I take you in,
instead of any
rest.
 - The final poem from Paul Celan's Lichtzwang ("Light-duress"), in Paul Joriss's translation, published in 1970
Wolfgang Rihm's Lichtzwang, written during the period 1975-76, is a memorial to the great poet Paul Celan, who drowned himself in the Seine in Paris on April 20, 1970. It's one of the great elegaic works for violin and orchestra, in the same class as Alban Berg's Violin Concerto of 1935, written "To the memory of an angel", Alma and Walter Gropius's daughter Manon, who died of polio at 18. It's encouraging to see a new, and extremely fine, recording of this work, by the young violinist Tanwa Yang, and the Deutsche Staatsphilharmonie Rheinland-Pfalz under Christoph-Mathias Mueller, an indication perhaps that this work is entering the core repertory as the Berg has. I know the most recent recording, also from SWRmusic, on a 2008 Hanssler Classic disc with Janos Yegnesy and the SWR Sinfonieorchester Baden-Baden und Freiburg under Sylvain Cambreling. Both recordings are sterling.

This really is a most amazing piece, which begins with an angry clash of percussion, but spends most of its time in a yearning, unsettled space that sounds almost neo-Romantic at times. The violin plays mainly in a high register, while the orchestra attempts to pull it down, almost like the cold current of the Seine. One of the defining characteristics of the work is its use of silence; the action stops cold more than a few times, with complete silence before a reboot, almost like black-outs in the theatre. The final silence is shattering. Yang and Mueller have the measure of this music; I found it a profoundly moving performance.

Rihm's Dritte Musik, his third violin concerto, from 1993, also has its contemplative moments, but overall it has a wider range of emotions, and features the instruments of a very large orchestra as much as the solo instrument. Rihm's most recent violin concerto, from 2014, is his Gedicht des Malers (Poem of the Painter).  The painter is Max Beckmann, an important figure in Rihm's music; his earlier works include Versuchung (Hommage à Max Beckmann), from 2008-09, and Der Maler träumt, from the same period, set to Beckmann’s On my Painting. "Music", wrote Rihm, "is indeed maybe painting or architecture, in time, depending on one’s viewpoint. For me rather painting, but certainly in space, not restricted to one and the same surface." In Beckmann's 1921 painting Self Portrait as Clown, the painter holds a violin bow as a kind of analogue for the painter's brush, and it's this conceit that Rihm expounds on in this piece. It's all rather fanciful, but though this is a stereo rather than a surround-sound recording, I can easily imagine this performance taking place in a three-dimensional space, as Rihm says: "in space". What a wonderful album!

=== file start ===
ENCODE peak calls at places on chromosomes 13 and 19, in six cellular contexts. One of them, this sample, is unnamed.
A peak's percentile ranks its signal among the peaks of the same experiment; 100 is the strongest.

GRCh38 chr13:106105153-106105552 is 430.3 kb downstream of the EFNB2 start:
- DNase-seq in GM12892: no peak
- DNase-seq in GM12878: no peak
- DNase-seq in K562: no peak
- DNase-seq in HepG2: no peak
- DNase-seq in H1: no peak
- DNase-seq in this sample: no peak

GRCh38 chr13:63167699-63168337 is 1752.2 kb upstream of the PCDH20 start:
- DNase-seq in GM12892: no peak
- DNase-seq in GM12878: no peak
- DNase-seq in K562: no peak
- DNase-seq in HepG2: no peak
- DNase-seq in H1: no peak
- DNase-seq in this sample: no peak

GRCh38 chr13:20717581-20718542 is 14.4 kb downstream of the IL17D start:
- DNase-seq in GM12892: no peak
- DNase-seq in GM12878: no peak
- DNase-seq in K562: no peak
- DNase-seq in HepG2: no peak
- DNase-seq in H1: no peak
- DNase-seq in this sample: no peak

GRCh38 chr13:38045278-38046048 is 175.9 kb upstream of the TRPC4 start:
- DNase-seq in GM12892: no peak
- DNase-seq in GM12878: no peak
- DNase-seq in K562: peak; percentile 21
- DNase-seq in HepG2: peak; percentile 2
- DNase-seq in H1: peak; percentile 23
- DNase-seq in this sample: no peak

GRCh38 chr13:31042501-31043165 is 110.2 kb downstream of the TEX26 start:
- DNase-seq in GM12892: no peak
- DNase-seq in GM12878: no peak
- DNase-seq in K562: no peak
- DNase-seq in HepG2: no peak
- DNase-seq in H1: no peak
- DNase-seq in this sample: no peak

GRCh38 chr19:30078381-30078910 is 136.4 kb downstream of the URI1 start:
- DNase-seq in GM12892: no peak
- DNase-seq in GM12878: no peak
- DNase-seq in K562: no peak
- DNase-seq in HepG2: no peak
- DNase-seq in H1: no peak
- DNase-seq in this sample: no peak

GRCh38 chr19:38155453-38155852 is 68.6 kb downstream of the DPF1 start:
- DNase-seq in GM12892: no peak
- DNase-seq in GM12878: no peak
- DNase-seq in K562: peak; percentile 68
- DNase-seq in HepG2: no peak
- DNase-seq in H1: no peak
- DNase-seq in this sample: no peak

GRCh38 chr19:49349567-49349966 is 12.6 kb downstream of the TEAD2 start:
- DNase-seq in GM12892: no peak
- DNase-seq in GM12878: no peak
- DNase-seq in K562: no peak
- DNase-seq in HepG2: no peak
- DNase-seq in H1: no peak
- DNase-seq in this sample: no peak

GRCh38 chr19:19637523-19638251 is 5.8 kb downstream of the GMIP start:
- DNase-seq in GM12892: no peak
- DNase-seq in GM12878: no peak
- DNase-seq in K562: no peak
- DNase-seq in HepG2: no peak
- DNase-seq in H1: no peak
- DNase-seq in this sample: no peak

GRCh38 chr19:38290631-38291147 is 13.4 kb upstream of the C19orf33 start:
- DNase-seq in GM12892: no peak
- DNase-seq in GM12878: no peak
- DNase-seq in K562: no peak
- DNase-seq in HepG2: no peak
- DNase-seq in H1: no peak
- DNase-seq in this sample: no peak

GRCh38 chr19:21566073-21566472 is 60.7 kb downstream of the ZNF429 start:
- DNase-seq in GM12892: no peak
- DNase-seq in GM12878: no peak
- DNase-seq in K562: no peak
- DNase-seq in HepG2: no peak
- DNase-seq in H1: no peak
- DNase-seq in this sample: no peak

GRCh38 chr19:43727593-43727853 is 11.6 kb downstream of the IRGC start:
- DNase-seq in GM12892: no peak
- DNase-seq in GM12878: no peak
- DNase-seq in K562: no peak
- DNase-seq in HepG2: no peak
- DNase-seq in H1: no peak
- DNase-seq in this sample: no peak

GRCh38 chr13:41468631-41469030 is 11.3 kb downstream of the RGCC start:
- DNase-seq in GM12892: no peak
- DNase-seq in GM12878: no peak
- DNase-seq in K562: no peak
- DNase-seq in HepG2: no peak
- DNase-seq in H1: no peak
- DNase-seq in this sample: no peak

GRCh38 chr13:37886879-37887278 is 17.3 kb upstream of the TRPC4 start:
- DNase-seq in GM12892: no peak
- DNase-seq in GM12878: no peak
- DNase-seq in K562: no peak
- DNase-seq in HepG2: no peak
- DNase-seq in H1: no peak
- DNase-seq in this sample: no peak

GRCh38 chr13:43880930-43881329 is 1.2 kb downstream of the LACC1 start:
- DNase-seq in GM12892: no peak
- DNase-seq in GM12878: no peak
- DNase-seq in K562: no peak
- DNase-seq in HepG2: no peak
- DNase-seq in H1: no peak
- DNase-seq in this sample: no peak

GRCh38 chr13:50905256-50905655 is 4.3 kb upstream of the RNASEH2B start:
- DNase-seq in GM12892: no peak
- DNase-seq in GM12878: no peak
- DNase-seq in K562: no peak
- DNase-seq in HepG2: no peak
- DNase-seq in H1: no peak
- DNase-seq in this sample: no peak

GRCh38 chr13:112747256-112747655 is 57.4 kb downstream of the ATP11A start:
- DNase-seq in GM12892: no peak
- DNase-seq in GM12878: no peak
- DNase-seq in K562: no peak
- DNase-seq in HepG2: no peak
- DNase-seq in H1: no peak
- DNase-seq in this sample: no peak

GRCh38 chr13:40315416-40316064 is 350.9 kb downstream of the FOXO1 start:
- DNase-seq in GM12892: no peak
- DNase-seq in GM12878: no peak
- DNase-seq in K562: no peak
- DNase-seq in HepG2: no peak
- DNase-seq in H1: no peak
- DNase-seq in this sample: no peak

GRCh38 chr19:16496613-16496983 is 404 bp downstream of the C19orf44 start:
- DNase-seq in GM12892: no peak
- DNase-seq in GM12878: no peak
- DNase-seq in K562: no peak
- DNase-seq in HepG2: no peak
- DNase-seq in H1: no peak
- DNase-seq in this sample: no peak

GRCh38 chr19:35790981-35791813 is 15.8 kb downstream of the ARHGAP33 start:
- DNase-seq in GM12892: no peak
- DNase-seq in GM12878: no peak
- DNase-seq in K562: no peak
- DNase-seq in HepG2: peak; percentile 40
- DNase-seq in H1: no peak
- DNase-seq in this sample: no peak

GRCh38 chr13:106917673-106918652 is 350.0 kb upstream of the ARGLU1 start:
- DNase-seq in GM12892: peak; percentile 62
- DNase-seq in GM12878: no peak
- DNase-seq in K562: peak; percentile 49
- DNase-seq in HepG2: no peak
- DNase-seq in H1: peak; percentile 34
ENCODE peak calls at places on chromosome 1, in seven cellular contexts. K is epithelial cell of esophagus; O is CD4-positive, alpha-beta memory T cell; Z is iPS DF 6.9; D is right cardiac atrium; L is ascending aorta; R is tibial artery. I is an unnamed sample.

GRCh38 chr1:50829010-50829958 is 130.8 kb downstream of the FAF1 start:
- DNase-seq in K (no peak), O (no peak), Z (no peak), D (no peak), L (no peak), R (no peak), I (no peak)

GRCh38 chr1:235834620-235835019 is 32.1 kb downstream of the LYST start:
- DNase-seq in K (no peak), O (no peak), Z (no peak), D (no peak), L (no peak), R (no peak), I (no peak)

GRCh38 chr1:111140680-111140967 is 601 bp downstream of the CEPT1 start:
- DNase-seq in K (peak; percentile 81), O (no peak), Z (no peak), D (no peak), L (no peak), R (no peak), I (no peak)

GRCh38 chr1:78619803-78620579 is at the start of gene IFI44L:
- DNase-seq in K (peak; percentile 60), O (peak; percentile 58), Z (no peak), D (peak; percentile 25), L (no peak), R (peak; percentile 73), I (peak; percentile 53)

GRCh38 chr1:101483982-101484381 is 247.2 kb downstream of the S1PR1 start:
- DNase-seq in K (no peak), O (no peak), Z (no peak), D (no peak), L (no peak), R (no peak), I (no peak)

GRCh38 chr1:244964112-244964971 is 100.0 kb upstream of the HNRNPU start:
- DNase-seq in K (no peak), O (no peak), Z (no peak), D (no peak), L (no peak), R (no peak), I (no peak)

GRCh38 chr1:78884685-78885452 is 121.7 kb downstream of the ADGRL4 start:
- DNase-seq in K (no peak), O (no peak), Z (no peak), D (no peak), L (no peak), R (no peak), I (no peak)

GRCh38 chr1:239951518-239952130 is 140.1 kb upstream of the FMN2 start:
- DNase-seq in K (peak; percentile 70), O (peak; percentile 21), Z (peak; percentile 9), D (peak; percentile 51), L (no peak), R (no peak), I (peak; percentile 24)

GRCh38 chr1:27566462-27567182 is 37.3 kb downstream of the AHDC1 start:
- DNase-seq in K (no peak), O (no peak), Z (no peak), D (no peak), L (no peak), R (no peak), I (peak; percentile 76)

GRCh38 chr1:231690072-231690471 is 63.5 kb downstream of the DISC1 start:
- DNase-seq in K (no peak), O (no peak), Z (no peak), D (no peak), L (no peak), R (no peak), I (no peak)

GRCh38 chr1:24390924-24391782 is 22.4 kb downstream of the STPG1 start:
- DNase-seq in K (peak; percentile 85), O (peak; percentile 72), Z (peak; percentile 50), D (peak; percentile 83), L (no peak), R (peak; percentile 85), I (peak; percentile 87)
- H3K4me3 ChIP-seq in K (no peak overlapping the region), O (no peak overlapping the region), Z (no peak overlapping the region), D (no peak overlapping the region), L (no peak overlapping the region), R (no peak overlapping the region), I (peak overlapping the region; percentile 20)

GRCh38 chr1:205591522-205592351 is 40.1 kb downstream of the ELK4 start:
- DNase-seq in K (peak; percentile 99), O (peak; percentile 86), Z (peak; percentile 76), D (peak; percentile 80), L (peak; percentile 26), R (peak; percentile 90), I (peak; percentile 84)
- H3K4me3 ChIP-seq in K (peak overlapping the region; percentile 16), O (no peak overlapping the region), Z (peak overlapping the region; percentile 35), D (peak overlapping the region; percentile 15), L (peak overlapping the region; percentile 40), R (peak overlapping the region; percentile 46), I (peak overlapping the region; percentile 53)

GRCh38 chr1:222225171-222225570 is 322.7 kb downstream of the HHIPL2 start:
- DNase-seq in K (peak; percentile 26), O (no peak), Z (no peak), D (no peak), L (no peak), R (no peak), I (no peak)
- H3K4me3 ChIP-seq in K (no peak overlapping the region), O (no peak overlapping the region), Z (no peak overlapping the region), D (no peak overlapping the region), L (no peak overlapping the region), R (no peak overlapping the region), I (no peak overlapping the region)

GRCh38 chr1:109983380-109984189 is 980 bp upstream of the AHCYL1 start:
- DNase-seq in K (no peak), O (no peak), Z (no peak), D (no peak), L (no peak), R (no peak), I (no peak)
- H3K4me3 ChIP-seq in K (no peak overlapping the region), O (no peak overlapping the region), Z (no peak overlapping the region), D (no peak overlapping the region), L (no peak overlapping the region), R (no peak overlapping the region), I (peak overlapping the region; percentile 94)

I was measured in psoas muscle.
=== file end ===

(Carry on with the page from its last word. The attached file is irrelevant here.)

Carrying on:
Max Beckmann, Self-portrait as a clown, 1921, Von-der-Heydt-Museum, Wuppertal


Monday, October 22, 2018

Complex music from a child-like world


Villa-Lobos: Guia Prático, Petizada, Brinquedo de Roda, Historias da Carochinha

In the early 1930s Heitor Villa-Lobos published his collection of 137 children's songs from around Brazil, entitled Guia Prático (Practical Guide). This was an educational project he undertook as Director of SEMA (the national Superintendency of Artistic and Musical Education).

This is only the fourth recording of the complete Guia Prático. The first, by Villa's friend Anna Stella Schic, released in 1976, has the merit of authenticity, if not the same qualities of pianism or recording technology of later releases. Clara Sverner had a fine complete Guia Prático in 2007, on the Biscoito label in Brazil, which might be hard to find on disc, but it's available for download and streaming. The gold standard for all of Villa-Lobos's piano music, though, is Sonia Rubinsky's complete set, released in the first decade of the 2000s and now available in an affordable Naxos box set. Her Guia Prático is outstanding in its sensitivity to the childlike nuances of the music, without any loss of virtuosity in these often very difficult works.

This really is a tightrope walk: playing through works of significant technical and musical complexity without losing the link to child-like innocence and wonder. Villa-Lobos had been down this path before, with his two sets (a third was lost) of A Prole do Bebê, modernist masterpieces exploring the world of children, but requiring virtuoso technique.  Marcelo Bratke has this technique, and seems very much at home in the musical worlds of Brazil's regions. As well played as this music is, though, I think it's complementary to Rubinsky's set, rather than in any sense supplanting it.

I'm usually a big fan of Naxos sound engineering, though there are occasional missteps along the way in the Rubinsky set. Quartz delivers very lifelike sound for Bratke here, and I have no complaints about the sound in this album, or in the previous three releases. Bratke's complete piano set began in 2010, with the second release in 2012 and the third in 2013. These two discs comprise the 4th and 5th volumes, which means there are probably three discs to come.  They will be welcome when they arrive.

This disc will be released on November 16, 2018.

This review is also posted at The Villa-Lobos Magazine.